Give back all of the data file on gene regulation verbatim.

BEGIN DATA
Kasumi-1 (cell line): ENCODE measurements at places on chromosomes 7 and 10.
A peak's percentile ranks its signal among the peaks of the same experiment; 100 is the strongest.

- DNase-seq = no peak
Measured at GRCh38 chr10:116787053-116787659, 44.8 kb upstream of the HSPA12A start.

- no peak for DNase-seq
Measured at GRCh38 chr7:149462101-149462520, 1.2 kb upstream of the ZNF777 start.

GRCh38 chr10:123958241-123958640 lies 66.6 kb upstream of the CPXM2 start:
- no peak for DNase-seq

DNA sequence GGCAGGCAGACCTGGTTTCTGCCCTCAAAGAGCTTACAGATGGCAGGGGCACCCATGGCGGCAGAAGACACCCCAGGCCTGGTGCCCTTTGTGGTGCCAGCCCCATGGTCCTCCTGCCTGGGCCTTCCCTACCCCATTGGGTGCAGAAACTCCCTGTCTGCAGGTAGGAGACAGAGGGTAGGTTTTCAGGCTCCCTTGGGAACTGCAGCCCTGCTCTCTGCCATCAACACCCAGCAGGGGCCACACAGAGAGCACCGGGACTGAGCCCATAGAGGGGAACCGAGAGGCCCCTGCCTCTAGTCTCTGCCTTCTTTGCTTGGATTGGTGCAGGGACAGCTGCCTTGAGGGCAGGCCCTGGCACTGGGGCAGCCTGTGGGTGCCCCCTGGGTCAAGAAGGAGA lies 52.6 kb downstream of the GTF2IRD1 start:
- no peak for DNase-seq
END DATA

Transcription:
Kasumi-1 (cell line): ENCODE measurements at places on chromosomes 7 and 10.
A peak's percentile ranks its signal among the peaks of the same experiment; 100 is the strongest.

- DNase-seq = no peak
Measured at GRCh38 chr10:116787053-116787659, 44.8 kb upstream of the HSPA12A start.

- no peak for DNase-seq
Measured at GRCh38 chr7:149462101-149462520, 1.2 kb upstream of the ZNF777 start.

GRCh38 chr10:123958241-123958640 lies 66.6 kb upstream of the CPXM2 start:
- no peak for DNase-seq

DNA sequence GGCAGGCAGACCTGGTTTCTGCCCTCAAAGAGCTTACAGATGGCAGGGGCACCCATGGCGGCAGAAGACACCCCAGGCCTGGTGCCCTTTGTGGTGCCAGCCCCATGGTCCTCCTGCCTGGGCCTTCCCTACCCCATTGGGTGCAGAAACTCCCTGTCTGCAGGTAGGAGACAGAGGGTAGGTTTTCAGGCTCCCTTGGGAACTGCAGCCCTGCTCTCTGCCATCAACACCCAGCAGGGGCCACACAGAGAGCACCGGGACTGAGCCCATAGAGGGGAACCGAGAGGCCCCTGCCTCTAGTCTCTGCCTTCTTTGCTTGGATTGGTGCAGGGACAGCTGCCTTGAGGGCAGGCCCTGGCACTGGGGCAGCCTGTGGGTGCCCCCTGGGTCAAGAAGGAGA lies 52.6 kb downstream of the GTF2IRD1 start:
- no peak for DNase-seq